But in the long term, mental health treatment may be helpful. Here is where I’m going to seemingly contradict my opening premise, by suggesting that  mental health services CAN help prevent mass shootings, provided we intervene far upstream before the person moves on a trajectory to the point that severe insecurity, resentment, entitlement, and hatred have set in. It’s a matter of when mental health treatment can impact them for the better.

 

Admittedly, this is somewhat speculative, as it suggests that giving someone therapy or support at age 8 will stop them from going on a killing spree at age 20, and ignores the myriad of other factors that will impact him over the intervening 12 years. It conversely suggests that if we did not treat that 8 year old, he would have gone on a killing spree later, which is faulty thinking. Yet, we also know that people with good coping skills and emotional functioning are simply not likely to form personality deficits of the kind that evolve into those we see in mass assailants. None of these assailants, from kids to adults, are ever considered as having “good coping” or “well adjusted” in the weeks and months prior to their attacks.

 

To be clear, we can never prevent these personality traits from developing wholesale in our society, but perhaps with proper support and treatment resources earlier on we can move people off a violent trajectory. From that perspective mental health services and may be helpful, if it addresses the early budding “core” during childhood and early adolescence before the personality is formed and solidified. Simultaneously providing similar services to struggling parents and caretakers might also help, so they can nourish that developing “core” of the child, rather than creating further damage and furthering his path on a trajectory that leads to violence years later.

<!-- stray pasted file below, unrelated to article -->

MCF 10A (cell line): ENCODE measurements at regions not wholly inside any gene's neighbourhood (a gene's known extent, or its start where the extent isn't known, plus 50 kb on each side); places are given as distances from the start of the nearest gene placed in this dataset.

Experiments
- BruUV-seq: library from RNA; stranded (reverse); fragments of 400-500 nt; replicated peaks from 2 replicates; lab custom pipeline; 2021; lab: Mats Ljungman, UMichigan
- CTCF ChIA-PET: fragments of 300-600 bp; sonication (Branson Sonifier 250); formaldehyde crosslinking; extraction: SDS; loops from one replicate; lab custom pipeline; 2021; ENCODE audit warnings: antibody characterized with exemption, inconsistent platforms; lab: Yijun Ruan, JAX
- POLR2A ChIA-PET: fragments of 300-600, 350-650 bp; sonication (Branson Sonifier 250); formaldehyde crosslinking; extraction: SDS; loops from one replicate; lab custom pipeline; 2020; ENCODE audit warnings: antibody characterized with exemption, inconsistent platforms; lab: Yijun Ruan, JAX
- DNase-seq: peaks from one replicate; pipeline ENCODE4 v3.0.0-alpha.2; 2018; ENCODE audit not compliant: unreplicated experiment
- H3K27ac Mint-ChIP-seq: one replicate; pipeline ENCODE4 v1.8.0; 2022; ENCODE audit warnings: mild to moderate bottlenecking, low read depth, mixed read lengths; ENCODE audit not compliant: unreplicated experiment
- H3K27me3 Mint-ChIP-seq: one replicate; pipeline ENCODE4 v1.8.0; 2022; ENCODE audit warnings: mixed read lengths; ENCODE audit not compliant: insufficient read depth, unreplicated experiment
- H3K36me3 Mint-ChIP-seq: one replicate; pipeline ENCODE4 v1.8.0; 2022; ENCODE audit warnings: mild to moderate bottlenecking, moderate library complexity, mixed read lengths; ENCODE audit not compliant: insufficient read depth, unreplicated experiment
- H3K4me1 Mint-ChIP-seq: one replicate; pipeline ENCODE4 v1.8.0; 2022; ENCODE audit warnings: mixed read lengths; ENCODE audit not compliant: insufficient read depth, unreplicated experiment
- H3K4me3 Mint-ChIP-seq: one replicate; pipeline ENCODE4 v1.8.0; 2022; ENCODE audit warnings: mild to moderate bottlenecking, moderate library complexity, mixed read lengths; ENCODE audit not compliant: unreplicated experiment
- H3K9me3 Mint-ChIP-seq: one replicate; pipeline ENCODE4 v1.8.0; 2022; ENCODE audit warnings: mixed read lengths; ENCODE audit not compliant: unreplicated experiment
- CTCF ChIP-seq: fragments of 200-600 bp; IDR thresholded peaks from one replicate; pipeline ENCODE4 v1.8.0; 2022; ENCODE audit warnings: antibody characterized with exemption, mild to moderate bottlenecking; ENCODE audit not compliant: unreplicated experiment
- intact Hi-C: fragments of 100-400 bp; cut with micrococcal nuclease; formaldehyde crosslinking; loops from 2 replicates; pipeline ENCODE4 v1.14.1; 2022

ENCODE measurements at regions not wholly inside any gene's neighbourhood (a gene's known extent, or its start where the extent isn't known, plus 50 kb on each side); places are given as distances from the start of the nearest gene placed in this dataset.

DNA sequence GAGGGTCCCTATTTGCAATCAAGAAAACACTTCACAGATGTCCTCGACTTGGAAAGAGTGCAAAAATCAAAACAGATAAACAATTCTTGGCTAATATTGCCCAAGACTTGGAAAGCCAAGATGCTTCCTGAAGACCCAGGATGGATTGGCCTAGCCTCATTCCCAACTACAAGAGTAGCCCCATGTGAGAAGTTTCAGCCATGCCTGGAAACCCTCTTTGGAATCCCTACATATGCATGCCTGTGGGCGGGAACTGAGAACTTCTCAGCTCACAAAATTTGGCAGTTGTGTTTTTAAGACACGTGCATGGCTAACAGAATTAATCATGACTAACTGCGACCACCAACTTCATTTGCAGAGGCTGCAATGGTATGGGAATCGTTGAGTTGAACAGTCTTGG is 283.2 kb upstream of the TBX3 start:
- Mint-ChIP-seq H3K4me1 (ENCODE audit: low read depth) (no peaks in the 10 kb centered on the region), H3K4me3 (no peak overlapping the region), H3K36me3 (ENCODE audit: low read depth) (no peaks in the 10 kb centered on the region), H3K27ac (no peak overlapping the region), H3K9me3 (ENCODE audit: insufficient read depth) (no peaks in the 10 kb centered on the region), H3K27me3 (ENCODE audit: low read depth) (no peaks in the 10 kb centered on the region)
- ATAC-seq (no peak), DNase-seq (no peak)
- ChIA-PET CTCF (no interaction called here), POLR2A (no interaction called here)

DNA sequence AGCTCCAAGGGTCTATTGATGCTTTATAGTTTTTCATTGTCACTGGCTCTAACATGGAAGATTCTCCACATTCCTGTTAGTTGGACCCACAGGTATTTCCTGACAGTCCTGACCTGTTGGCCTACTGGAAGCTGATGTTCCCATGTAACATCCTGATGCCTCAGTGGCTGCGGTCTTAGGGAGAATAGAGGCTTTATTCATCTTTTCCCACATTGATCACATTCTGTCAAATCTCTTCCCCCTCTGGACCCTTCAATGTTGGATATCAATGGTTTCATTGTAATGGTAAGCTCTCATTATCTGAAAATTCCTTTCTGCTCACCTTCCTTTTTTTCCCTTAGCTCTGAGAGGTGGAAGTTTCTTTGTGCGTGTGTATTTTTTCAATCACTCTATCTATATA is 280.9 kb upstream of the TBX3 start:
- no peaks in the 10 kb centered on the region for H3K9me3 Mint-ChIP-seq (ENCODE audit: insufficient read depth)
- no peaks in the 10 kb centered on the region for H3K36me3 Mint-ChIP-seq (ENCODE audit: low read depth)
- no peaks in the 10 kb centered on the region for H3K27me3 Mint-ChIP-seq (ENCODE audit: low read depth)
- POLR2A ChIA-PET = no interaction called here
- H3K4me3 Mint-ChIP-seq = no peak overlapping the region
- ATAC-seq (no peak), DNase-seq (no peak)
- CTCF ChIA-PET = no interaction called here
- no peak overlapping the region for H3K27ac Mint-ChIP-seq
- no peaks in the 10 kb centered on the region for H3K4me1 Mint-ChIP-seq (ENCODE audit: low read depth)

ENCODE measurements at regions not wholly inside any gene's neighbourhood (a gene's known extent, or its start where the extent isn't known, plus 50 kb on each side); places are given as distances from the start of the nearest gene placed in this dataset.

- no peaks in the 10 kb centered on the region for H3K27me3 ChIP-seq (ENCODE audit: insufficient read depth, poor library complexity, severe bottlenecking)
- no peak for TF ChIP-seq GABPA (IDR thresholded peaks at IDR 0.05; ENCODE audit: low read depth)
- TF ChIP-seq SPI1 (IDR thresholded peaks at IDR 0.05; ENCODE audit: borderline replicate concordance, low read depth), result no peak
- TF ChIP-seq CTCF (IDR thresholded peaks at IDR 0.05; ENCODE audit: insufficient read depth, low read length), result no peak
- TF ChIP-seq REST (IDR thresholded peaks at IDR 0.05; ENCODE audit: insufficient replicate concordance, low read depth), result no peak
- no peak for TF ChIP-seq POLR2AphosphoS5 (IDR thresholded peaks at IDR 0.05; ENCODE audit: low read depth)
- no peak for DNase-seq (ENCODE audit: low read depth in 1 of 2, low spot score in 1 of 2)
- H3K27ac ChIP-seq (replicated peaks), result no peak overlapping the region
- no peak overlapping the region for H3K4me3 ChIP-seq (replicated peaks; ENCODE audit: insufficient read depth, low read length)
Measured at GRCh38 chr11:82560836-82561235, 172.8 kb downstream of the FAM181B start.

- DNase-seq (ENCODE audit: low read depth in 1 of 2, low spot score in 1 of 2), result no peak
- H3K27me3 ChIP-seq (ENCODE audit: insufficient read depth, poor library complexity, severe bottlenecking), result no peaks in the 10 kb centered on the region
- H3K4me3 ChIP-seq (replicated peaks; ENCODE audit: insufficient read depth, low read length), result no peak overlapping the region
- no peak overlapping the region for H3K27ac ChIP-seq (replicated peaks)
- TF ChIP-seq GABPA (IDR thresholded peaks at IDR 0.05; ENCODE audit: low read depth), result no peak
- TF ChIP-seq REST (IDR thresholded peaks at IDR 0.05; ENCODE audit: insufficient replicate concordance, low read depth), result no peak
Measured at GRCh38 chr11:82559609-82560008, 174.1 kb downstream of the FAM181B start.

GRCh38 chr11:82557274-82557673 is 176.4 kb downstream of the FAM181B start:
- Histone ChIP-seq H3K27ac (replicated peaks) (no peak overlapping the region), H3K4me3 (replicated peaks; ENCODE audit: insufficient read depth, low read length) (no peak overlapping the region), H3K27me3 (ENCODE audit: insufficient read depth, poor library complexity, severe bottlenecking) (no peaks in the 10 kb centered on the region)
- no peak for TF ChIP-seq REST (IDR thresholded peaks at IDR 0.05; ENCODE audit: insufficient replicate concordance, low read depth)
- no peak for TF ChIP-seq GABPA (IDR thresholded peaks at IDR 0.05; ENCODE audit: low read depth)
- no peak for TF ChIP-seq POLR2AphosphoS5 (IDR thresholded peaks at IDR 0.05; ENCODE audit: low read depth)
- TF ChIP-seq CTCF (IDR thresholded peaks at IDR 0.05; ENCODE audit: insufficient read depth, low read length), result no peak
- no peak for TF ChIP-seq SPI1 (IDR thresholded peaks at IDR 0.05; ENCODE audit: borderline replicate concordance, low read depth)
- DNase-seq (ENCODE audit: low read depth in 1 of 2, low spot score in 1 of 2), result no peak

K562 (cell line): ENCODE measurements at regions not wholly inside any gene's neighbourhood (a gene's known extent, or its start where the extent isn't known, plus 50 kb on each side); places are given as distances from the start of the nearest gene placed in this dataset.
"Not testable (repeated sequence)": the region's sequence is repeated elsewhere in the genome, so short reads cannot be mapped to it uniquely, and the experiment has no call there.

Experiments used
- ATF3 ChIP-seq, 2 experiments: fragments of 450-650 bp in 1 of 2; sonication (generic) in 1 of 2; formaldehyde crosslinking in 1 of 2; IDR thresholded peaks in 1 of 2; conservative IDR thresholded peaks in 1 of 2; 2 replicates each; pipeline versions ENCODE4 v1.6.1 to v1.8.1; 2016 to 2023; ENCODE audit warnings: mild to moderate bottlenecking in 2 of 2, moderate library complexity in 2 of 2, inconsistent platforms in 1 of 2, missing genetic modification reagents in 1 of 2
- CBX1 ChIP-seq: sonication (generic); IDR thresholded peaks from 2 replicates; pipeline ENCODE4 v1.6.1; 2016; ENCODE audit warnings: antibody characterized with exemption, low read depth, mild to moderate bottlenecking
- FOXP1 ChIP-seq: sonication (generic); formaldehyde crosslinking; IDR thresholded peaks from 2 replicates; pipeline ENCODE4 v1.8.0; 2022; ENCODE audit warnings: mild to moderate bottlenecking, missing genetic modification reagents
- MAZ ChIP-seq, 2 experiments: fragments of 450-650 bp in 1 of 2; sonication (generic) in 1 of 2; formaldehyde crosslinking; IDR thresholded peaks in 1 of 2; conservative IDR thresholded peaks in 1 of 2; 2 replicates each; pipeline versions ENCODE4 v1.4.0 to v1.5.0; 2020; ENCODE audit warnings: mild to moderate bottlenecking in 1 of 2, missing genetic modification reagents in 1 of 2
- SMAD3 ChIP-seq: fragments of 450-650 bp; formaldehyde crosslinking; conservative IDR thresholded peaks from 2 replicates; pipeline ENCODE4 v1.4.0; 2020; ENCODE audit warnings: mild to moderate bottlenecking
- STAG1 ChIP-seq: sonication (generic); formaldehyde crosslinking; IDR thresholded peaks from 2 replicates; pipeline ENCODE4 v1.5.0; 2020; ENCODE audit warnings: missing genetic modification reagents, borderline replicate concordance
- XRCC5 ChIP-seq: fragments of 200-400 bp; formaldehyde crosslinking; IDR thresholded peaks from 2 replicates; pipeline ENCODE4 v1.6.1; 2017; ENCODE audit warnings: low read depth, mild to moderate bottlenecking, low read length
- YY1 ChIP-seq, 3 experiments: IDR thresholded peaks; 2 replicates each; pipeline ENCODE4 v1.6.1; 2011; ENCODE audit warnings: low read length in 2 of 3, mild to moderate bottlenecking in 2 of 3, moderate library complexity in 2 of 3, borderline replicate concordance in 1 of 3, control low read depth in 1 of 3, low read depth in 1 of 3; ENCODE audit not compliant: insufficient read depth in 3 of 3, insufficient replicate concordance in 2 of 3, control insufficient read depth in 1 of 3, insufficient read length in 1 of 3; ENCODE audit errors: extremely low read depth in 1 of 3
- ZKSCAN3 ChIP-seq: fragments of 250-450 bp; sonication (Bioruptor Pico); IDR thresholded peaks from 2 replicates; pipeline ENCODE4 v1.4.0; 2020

What I propose is a long view on collectively improving the emotional and social development of an entire cohort of children, and it will take lots of resources and dramatic change in our approach to childhood mental health and wellness. It is not a quick fix, but human violence is a complex and multi-faceted problem, and nothing complex and multi-faced has a quick fix.

 

That is what mental health treatment might be able to do, and it is speculative as I noted because of the many factors that improve or decrease one’s coping over the long-term. But it should be part of the national discussion. Simultaneously we should give up too much reliance or hope that mental health treatment is going to solve our mass shooting problem in the short-term and seek other solutions that might have a faster and meaningful impact.

George Vergolias

VP, Medical Director

About the Author: George Vergolias, PsyD, LP is a forensic psychologist and threat management expert serving as Vice President and Medical Director for the R3 Continuum. As part of his role of Vice President and Medical Director of R3 Continuum, he leads their Threat of violence and workplace violence programs. Dr. Vergolias is also the founder and President of TelePsych Supports, a tele-mental health company providing involuntary commitment and crisis risk evaluations for hospitals and emergency departments. He has over 20 years of forensic experience with expertise in the following areas: violence risk and threat management, psychological dynamics of stalking, sexual offending, emotional trauma, civil and involuntary commitment, suicide and self-harm, occupational disability, law enforcement consultation, expert witness testimony, and tele-mental health. Dr. Vergolias has directly assessed or managed over one thousand cases related to elevated risk for violence or self-harm, sexual assault, stalking, and communicated threats. He has consulted with regional, state, and federal law enforcement agencies, including the FBI, Secret Service, and Bureau of Prisons. He has worked for and consulted with Fortune 500 companies, major insurance carriers, government agencies, and large healthcare systems on issues related to work absence management, workplace violence, medical necessity reviews, and expert witness consultation.